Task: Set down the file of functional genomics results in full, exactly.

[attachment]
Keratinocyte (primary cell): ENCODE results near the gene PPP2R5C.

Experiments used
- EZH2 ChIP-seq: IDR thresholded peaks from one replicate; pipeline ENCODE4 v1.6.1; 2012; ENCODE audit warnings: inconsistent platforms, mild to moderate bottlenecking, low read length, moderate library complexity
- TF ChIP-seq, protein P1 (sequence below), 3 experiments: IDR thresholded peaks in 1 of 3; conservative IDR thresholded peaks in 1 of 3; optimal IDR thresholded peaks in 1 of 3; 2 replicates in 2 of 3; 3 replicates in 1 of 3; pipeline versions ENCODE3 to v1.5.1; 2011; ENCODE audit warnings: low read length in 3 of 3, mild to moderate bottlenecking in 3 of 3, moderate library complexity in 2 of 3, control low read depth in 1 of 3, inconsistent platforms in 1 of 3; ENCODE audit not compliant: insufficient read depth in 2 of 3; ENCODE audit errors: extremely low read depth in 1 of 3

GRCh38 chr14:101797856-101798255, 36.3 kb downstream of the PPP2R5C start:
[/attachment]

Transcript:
Keratinocyte (primary cell): ENCODE results near the gene PPP2R5C.

Experiments used
- EZH2 ChIP-seq: IDR thresholded peaks from one replicate; pipeline ENCODE4 v1.6.1; 2012; ENCODE audit warnings: inconsistent platforms, mild to moderate bottlenecking, low read length, moderate library complexity
- TF ChIP-seq, protein P1 (sequence below), 3 experiments: IDR thresholded peaks in 1 of 3; conservative IDR thresholded peaks in 1 of 3; optimal IDR thresholded peaks in 1 of 3; 2 replicates in 2 of 3; 3 replicates in 1 of 3; pipeline versions ENCODE3 to v1.5.1; 2011; ENCODE audit warnings: low read length in 3 of 3, mild to moderate bottlenecking in 3 of 3, moderate library complexity in 2 of 3, control low read depth in 1 of 3, inconsistent platforms in 1 of 3; ENCODE audit not compliant: insufficient read depth in 2 of 3; ENCODE audit errors: extremely low read depth in 1 of 3

GRCh38 chr14:101797856-101798255, 36.3 kb downstream of the PPP2R5C start: